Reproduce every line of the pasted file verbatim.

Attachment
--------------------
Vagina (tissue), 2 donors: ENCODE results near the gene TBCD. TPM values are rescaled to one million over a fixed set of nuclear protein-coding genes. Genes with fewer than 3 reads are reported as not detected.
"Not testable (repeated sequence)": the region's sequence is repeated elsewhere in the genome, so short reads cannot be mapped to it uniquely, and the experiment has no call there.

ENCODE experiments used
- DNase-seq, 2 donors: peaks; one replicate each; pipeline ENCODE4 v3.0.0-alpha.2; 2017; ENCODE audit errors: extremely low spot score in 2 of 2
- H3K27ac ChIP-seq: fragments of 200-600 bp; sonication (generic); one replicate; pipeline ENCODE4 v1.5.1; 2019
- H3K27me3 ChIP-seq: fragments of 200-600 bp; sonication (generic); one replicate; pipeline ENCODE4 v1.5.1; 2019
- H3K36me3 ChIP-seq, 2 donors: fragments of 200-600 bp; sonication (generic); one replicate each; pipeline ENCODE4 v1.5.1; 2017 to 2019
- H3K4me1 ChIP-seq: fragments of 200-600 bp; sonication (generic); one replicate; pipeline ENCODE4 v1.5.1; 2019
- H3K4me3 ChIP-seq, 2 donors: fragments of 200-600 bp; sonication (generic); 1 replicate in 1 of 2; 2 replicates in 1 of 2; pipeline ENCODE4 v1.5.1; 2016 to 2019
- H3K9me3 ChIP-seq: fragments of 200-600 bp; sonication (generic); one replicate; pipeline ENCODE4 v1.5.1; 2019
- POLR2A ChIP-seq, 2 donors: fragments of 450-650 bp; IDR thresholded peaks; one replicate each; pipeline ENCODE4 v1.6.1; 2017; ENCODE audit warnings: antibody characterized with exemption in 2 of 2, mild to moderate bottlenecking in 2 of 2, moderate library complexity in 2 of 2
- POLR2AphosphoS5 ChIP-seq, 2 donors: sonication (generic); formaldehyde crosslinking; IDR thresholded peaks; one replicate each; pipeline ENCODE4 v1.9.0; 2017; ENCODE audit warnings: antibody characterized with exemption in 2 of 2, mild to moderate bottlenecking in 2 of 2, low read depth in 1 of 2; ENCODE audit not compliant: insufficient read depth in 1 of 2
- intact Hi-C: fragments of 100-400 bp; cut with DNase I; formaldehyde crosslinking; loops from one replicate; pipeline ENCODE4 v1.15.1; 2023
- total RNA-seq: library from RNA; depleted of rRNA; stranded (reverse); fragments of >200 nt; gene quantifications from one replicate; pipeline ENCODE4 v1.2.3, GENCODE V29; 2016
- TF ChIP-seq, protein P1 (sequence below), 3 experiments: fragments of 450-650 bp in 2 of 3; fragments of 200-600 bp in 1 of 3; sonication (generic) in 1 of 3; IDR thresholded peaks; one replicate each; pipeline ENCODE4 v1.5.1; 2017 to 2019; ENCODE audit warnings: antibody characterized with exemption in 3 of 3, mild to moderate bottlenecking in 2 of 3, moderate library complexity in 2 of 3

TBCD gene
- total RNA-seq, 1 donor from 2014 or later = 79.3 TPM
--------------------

Vagina (tissue), 2 donors: ENCODE results near the gene TBCD. TPM values are rescaled to one million over a fixed set of nuclear protein-coding genes. Genes with fewer than 3 reads are reported as not detected.
"Not testable (repeated sequence)": the region's sequence is repeated elsewhere in the genome, so short reads cannot be mapped to it uniquely, and the experiment has no call there.

ENCODE experiments used
- DNase-seq, 2 donors: peaks; one replicate each; pipeline ENCODE4 v3.0.0-alpha.2; 2017; ENCODE audit errors: extremely low spot score in 2 of 2
- H3K27ac ChIP-seq: fragments of 200-600 bp; sonication (generic); one replicate; pipeline ENCODE4 v1.5.1; 2019
- H3K27me3 ChIP-seq: fragments of 200-600 bp; sonication (generic); one replicate; pipeline ENCODE4 v1.5.1; 2019
- H3K36me3 ChIP-seq, 2 donors: fragments of 200-600 bp; sonication (generic); one replicate each; pipeline ENCODE4 v1.5.1; 2017 to 2019
- H3K4me1 ChIP-seq: fragments of 200-600 bp; sonication (generic); one replicate; pipeline ENCODE4 v1.5.1; 2019
- H3K4me3 ChIP-seq, 2 donors: fragments of 200-600 bp; sonication (generic); 1 replicate in 1 of 2; 2 replicates in 1 of 2; pipeline ENCODE4 v1.5.1; 2016 to 2019
- H3K9me3 ChIP-seq: fragments of 200-600 bp; sonication (generic); one replicate; pipeline ENCODE4 v1.5.1; 2019
- POLR2A ChIP-seq, 2 donors: fragments of 450-650 bp; IDR thresholded peaks; one replicate each; pipeline ENCODE4 v1.6.1; 2017; ENCODE audit warnings: antibody characterized with exemption in 2 of 2, mild to moderate bottlenecking in 2 of 2, moderate library complexity in 2 of 2
- POLR2AphosphoS5 ChIP-seq, 2 donors: sonication (generic); formaldehyde crosslinking; IDR thresholded peaks; one replicate each; pipeline ENCODE4 v1.9.0; 2017; ENCODE audit warnings: antibody characterized with exemption in 2 of 2, mild to moderate bottlenecking in 2 of 2, low read depth in 1 of 2; ENCODE audit not compliant: insufficient read depth in 1 of 2
- intact Hi-C: fragments of 100-400 bp; cut with DNase I; formaldehyde crosslinking; loops from one replicate; pipeline ENCODE4 v1.15.1; 2023
- total RNA-seq: library from RNA; depleted of rRNA; stranded (reverse); fragments of >200 nt; gene quantifications from one replicate; pipeline ENCODE4 v1.2.3, GENCODE V29; 2016
- TF ChIP-seq, protein P1 (sequence below), 3 experiments: fragments of 450-650 bp in 2 of 3; fragments of 200-600 bp in 1 of 3; sonication (generic) in 1 of 3; IDR thresholded peaks; one replicate each; pipeline ENCODE4 v1.5.1; 2017 to 2019; ENCODE audit warnings: antibody characterized with exemption in 3 of 3, mild to moderate bottlenecking in 2 of 3, moderate library complexity in 2 of 3

TBCD gene
- total RNA-seq, 1 donor from 2014 or later = 79.3 TPM